The Life of Ten Bears: Comanche Historical Narratives

By Francis Joseph Attocknie; Thomas W. Kavanagh | Go to book overview

26   Violation of a Dance Ground

Some northern tribe came to visit the Comanches two or three miles southwest of what is now Anadarko, Oklahoma, the location was about a half mile south of where Hog Creek joins the Washita River. The visiting tribe made ready and started putting on a dance with their hosts as spectators. This visiting tribe, as part of the dance’s ceremony, erected a pole that had been suitably prepared. The visitors, after arranging the pole, took pains to let the Comanches know that it was forbidden for any spectator to pass between the ceremonial pole and a certain designated area. The dance started and was well on its way to reaching its climax, the interested hosts respecting that area that their northern visitors had designated tabooed territory.

The dance was going along smoothly, everything turning out just right. The visitors, singers and dancers, nor the host-spectators saw a mounted older Comanche until he was approaching close to the forbidden part of the ceremony grounds. Before anybody could raise a voice he had entered the tabooed tract, not only did he enter it but he unconcernedly shuffled his pony at a slow pace right on through that area before any of the surprised visitors could move. Not until after the old buck had already passed their Do Not Enter area did the visitors recover enough so that several of them sprang after the old-timer and his mount. They quickly caught up to him and grabbed his mount by the bridle reins, brought him up short, and led the old man, still mounted, back into the dance’s ceremony area. Respect for visitors caused the otherwise war-ready Wusipuhi to react with indulgence.

After much excited talk among the visiting tribe, a spokesman for them told the host Comanches that a very serious violation of the visitors’ ceremonial rules had been committed by the mounted old Comanche. The old Comanche’s mount and all of his personal apparel as well as everything else he had taken into that forbidden area would have to be taken from the old Comanche by the visitors as a price for the wrong the old man had committed.

The leader of the host Comanches, Patsokoneki, was asked to explain this to the old man, who by now was asking, “What are they doing to me?”

The visitors who had caught his bridle reins had made no move to relin-

-169-

Notes for this page

Add a new note
If you are trying to select text to create highlights or citations, remember that you must now click or tap on the first word, and then click or tap on the last word.
One moment ...
Default project is now your active project.
Project items
Notes
Cite this page

Cited page

Style
Citations are available only to our active members.
Buy instant access to cite pages or passages in MLA 8, MLA 7, APA and Chicago citation styles.

(Einhorn, 1992, p. 25)

(Einhorn 25)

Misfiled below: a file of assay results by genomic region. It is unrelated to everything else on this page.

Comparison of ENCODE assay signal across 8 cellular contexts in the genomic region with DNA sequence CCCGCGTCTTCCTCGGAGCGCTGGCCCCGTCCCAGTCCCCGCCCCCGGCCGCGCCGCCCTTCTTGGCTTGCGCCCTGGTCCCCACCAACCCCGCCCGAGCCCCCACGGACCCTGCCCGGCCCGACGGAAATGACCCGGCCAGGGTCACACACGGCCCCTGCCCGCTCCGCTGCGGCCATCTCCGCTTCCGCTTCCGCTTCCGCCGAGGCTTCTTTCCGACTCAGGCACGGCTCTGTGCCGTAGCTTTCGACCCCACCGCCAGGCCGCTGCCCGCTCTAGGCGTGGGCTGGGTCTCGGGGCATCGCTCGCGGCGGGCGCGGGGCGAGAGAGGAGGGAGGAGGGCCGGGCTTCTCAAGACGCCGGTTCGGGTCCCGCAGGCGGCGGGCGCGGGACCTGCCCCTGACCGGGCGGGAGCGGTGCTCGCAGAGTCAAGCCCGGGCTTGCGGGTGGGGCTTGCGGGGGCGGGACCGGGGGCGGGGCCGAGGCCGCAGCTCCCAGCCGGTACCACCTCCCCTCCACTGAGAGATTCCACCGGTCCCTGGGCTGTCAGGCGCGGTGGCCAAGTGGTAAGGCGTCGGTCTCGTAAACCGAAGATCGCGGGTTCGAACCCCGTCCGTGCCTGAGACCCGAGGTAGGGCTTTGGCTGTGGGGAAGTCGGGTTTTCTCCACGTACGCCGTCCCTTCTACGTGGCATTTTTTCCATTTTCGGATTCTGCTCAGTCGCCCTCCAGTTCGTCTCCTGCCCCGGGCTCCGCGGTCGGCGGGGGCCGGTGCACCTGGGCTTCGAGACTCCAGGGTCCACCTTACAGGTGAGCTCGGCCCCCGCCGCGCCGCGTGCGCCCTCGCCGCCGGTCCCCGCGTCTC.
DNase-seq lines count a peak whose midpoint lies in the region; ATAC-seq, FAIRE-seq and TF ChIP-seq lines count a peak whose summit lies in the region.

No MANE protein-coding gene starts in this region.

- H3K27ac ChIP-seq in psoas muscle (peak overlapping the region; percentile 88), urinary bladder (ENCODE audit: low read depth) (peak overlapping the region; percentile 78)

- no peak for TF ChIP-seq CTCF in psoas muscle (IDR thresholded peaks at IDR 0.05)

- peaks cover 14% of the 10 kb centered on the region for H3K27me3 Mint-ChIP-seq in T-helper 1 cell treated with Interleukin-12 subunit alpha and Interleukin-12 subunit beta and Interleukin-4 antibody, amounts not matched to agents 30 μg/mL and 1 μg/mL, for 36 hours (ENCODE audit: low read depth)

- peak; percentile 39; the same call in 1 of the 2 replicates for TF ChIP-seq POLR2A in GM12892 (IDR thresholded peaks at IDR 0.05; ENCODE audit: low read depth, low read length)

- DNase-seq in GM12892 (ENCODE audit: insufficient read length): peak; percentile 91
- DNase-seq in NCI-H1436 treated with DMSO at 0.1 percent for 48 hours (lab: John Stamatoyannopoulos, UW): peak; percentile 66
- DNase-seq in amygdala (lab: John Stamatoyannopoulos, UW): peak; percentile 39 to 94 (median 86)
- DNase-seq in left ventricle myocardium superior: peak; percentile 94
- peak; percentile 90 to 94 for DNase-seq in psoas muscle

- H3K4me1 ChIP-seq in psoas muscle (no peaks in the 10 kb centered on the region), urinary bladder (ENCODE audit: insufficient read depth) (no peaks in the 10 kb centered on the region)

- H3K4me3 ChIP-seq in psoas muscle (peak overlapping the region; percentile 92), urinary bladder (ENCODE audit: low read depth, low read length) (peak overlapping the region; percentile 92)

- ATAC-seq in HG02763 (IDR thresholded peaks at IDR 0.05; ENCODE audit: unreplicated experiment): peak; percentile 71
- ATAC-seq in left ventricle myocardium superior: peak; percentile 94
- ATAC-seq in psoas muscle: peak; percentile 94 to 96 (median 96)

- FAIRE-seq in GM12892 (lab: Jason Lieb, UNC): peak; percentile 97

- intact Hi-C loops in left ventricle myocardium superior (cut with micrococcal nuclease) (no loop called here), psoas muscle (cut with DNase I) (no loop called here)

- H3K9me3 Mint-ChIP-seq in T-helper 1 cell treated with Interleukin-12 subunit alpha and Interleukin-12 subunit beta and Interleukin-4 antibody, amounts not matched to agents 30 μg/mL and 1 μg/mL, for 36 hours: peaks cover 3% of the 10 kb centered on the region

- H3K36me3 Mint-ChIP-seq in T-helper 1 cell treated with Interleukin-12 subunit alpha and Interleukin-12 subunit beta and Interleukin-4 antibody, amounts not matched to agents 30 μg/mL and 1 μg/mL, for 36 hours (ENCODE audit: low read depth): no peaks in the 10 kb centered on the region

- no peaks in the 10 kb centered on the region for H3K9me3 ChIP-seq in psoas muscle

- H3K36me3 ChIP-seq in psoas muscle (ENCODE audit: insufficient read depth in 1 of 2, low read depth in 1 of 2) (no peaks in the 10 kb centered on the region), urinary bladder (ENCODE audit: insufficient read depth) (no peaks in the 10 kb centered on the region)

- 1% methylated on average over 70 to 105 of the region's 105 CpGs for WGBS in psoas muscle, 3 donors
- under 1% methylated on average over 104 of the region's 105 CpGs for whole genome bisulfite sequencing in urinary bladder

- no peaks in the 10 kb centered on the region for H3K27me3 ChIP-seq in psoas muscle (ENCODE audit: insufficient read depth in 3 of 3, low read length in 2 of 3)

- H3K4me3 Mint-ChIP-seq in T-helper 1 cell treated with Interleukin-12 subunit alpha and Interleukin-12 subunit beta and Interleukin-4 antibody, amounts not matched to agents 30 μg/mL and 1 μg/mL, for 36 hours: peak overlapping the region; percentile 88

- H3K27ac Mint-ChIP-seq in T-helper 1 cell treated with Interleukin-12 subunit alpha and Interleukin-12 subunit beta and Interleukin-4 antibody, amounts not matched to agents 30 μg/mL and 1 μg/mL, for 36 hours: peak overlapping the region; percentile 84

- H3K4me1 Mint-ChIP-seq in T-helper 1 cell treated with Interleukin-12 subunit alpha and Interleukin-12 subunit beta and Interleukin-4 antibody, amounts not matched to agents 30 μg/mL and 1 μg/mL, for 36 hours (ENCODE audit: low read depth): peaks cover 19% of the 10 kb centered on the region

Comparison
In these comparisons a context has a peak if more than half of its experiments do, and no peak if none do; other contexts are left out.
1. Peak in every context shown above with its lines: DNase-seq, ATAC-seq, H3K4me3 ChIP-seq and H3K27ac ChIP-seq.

(Einhorn 25)

1. Lois J. Einhorn, Abraham Lincoln, the Orator: Penetrating the Lincoln Legend (Westport, CT: Greenwood Press, 1992), 25, http://www.questia.com/read/27419298.

Note: primary sources have slightly different requirements for citation. Please see these guidelines for more information.

Cited page

Bookmark this page
The Life of Ten Bears: Comanche Historical Narratives
Table of contents

Table of contents

Settings

Settings

Typeface
Text size Smaller Larger Reset View mode
Search within

Search within this book

Look up

Look up a word

  • Dictionary
  • Thesaurus
Please submit a word or phrase above.
Print this page

Print this page

Why can't I print more than one page at a time?

Help
Full screen
Items saved from this book
  • Bookmarks
  • Highlights & Notes
  • Citations
/ 228

matching results for page

    Questia reader help

    How to highlight and cite specific passages

    1. Click or tap the first word you want to select.
    2. Click or tap the last word you want to select, and you’ll see everything in between get selected.
    3. You’ll then get a menu of options like creating a highlight or a citation from that passage of text.

    OK, got it!

    Cited passage

    Style
    Citations are available only to our active members.
    Buy instant access to cite pages or passages in MLA 8, MLA 7, APA and Chicago citation styles.

    "Portraying himself as an honest, ordinary person helped Lincoln identify with his audiences." (Einhorn, 1992, p. 25).

    "Portraying himself as an honest, ordinary person helped Lincoln identify with his audiences." (Einhorn 25)

    "Portraying himself as an honest, ordinary person helped Lincoln identify with his audiences." (Einhorn 25)

    "Portraying himself as an honest, ordinary person helped Lincoln identify with his audiences."1

    1. Lois J. Einhorn, Abraham Lincoln, the Orator: Penetrating the Lincoln Legend (Westport, CT: Greenwood Press, 1992), 25, http://www.questia.com/read/27419298.

    Cited passage

    Thanks for trying Questia!

    Please continue trying out our research tools, but please note, full functionality is available only to our active members.

    Your work will be lost once you leave this Web page.

    Buy instant access to save your work.

    Already a member? Log in now.

    Search by... Author
    Show... All Results Primary Sources Peer-reviewed

    Oops!

    An unknown error has occurred. Please click the button below to reload the page. If the problem persists, please try again in a little while.